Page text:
By Zachary D. Roberts
By Anna Merlan
By Jon Campbell and Laura Shunk
By Albert Samaha
By Amanda Dingyuan
By Anna Merlan
By Anna Merlan
By Albert Samaha
Not that the CLC is backing Hillary. Indeed, the CLC and other rightist exile groups are cynical about her embrace of the Bush Cuba policy. Perez says it surprised no one in her circles. "The woman is a political animal in every sense of the word," she sneers. "So I think that she has that ability to place herself where it's most convenient for her."
Still, Perez calls Obama "ill-advised" on Cuba, echoing Hillary's recent insult that he is "naive, frankly," on foreign policy. And she praises Hillary for voting to increase funding for Radio and TV Martí, the U.S. government's broadcast services to Cuba. Obama has opposed the increase. The Martís, the product of a deal between President Reagan and the Republican Cuban exiles, have soaked up more than half a billion taxpayer dollars since 1985. Today, despite federal investigative findings that they suffer from negligible audiences in Cuba and rampant cronyism at their Miami studios, the broadcast operations still have a $37 million annual budget.
The hosts of Miami's Spanish- language radio and TV talks shows, who tend to be militantly anti-Castro and pro-Republican, trashed Obama's proposal in the days leading up to his August 25 visit to Little Havana for a local Democratic Party fundraiser. When that day came, a group of about 50 demonstrators from the irascible anti-Castro group Vigilio Mambisa gathered across the street from the Dade County Auditorium, where Obama was to speak to about 1,800 people. The protesters held anti-Obama signs and took incessant turns on a badly distorted megaphone, shouting such phrases as "¡Abajo Obama!" ("Down with Obama!") and "¡Communista!"
That was predictable. But the new twist was a small group of counter-demonstrators holding pro-Obama signs on the auditorium side of the street. "There is a certain sector of the Miami population that thinks that anybody who wants to do anything that's outside of the status quo is somehow pro-Castro," said Chris Cabral, a 20-year-old Colombian-American student at Florida International University, who had retreated up the auditorium steps to head inside for Obama's speech. "They'll attack anybody who says, 'Let's lift travel restrictions on Cuban families who want to visit dying relatives in Cuba.' That's how adamant they are. That's how extreme they are. They want to red-bait anybody who disagrees with them. Any sort of Democrat they want to attack as being communist."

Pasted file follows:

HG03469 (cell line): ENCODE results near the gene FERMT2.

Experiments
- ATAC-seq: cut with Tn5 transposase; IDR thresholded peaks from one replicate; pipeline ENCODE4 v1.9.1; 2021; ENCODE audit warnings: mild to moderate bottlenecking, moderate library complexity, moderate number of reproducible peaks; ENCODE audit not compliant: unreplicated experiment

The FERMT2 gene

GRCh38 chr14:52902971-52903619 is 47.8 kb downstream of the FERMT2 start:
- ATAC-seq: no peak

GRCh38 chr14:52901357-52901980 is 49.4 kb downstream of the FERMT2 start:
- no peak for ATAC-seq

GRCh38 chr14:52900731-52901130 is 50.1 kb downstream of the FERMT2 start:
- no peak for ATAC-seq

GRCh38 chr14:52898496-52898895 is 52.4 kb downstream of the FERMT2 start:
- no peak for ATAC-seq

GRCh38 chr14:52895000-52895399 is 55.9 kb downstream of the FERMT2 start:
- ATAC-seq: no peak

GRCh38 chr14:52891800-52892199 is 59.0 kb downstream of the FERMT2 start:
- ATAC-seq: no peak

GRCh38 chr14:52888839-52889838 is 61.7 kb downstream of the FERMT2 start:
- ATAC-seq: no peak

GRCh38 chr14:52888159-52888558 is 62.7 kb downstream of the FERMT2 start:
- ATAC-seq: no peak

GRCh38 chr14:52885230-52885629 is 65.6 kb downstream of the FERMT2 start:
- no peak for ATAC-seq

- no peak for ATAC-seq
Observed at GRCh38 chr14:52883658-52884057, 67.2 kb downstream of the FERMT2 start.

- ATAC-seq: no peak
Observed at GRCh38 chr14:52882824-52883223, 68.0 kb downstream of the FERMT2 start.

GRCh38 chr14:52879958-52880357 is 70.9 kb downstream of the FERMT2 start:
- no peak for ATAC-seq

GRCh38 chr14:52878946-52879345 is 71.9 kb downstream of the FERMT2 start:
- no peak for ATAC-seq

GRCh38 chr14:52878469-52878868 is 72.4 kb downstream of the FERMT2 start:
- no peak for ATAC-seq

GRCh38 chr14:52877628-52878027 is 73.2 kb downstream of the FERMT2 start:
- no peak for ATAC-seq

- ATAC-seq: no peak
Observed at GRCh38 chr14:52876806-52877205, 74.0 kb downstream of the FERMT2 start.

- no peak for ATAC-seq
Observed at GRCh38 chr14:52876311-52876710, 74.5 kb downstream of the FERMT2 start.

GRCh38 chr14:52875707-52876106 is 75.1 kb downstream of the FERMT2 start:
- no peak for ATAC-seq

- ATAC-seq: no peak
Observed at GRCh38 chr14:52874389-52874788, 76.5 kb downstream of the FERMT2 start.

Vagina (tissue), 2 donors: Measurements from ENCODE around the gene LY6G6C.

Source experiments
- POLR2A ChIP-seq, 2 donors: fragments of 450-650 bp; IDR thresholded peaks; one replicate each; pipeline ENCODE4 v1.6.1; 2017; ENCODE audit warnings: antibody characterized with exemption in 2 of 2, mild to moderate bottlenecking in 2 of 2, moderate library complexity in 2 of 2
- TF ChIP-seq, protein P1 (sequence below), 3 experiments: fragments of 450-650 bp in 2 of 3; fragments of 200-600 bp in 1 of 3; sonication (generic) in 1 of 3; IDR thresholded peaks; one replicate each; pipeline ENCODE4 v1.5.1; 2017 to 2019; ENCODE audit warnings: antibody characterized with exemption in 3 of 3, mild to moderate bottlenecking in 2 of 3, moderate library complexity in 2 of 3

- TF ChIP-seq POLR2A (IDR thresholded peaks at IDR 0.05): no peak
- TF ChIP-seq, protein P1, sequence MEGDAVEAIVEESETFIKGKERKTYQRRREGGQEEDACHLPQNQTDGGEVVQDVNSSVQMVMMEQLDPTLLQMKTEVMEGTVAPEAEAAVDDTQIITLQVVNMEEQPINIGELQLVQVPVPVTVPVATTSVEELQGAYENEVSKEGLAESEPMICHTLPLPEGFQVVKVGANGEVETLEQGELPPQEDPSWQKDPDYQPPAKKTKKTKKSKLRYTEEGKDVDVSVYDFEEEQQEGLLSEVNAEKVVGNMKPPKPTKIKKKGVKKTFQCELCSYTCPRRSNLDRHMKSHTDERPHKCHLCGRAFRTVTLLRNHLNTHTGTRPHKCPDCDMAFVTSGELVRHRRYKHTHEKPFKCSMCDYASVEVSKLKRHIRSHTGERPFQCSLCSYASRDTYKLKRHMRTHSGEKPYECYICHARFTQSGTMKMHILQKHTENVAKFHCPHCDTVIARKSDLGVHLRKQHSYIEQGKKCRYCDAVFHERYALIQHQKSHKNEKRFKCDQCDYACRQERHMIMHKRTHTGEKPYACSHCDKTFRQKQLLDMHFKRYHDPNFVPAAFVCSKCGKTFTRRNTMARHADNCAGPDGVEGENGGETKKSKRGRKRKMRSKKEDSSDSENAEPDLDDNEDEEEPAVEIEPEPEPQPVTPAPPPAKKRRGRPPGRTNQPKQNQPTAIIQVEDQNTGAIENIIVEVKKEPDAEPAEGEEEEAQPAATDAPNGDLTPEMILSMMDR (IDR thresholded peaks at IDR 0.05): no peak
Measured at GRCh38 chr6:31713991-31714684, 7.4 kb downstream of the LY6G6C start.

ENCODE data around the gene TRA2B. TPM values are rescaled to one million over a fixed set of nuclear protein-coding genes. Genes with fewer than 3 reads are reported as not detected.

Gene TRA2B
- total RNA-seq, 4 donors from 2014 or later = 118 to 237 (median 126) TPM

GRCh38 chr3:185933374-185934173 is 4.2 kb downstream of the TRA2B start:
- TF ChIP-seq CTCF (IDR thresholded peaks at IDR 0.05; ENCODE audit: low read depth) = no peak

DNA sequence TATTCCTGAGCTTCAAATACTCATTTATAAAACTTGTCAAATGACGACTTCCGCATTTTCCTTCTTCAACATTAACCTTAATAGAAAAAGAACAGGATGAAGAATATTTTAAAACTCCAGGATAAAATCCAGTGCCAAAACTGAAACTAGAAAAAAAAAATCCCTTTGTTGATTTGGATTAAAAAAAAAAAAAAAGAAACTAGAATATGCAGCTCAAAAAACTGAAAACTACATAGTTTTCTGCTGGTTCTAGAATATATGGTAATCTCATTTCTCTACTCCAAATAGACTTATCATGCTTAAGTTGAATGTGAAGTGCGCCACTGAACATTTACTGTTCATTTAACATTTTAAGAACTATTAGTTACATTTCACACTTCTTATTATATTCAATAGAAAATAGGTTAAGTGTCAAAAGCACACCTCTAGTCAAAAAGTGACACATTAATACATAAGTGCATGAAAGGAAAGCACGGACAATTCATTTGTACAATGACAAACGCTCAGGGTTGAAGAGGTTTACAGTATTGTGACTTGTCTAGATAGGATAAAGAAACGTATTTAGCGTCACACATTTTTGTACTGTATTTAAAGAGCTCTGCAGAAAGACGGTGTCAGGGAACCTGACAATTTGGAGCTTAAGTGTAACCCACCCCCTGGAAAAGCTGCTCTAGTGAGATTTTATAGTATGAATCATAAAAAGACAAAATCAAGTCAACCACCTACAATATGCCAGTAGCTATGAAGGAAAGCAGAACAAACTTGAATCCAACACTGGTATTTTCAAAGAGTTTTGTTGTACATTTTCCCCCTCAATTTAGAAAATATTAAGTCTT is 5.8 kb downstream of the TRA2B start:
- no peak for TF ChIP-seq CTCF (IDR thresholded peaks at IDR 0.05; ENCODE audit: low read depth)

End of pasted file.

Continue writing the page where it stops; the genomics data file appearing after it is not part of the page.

Bemused, he looked out at the protesters and added, "What's ironic is, right next to them there are a bunch of people [demonstrating] for Republican candidate Ron Paul, who is in favor of lifting the embargo. But I have a feeling most of them don't know that. Do you see them yelling anything about Ron Paul? No."
The anti-Castro vitriol was reserved for Obama, even though his plan would leave all sanctions intact except the travel restrictions. That moderate approach appealed to Giancarlo Sopo, a 24-year-old Cuban-American and Harvard Extension School student who organized the counter-demonstration and formed a support group, Unidos con Obama. He noted that his mother, who hadn't voted for a Democrat since the '80s, and his grandmother, who has never voted for one, were inside the auditorium because Obama's proposal "inspired" them. "It starts a conversation that's been quiet for too long," said Sopo. "It's not a monolithic exile community. There are many beliefs, and the majority of us disagree with the measures of the Bush administration. We've been doing the same thing over and over again for 50 years, and it's time for change."
Inside the old auditorium, one had to wonder whether Hillary Clinton was indeed missing an opportunity. "Imagine, in the heart of Little Havana! Look at this!" Joe Garcia, the 43-year-old chairman of the local Democratic Party's executive committee, yelled from the stage to a crowd that was equal parts white and black, Hispanic and Anglo. "Today we gather to celebrate the beginning of the end of the Bush era in American politics!" The crowd erupted in claps and cheers. "Just as the possibility of freedom begins to dawn, all the Bush administration offers is more of the same! We thank you, Senator Obama, for coming to Miami and challenging the policy of the status quo by letting the Cuban people lead the way to make the possibility for a peaceful and just transition more likely!"
Garcia chose not to mention a great irony that saturated the event: Ronald Reagan had spoken right there in 1983 at the invitation of Garcia's political mentor, the late Jorge Mas Canosa, charismatic founder of the Cuban-American National Foundation. Reagan's fulminations against Castro that day, along with pledges to increase sanctions on Cuba and beam broadcasts into the island, ushered in a long period of Cuban-American endearment with the Republican Party.
But 20 years later, the Castro regime was as entrenched as ever, and even many embargo loyalists realized it wasn't working. In 2003, Garcia and Jorge Mas Jr. engineered a policy coup at the foundation, declaring the embargo a failure and calling for dialogue with the Cuban government. That caused a mass exodus of Republican members from the group; many of them formed the Cuban Liberty Council. Now the head of the New Democrat Network's national Hispanic Strategy Center, Garcia has pushed Democrats to back the very policy that Obama was about to preach.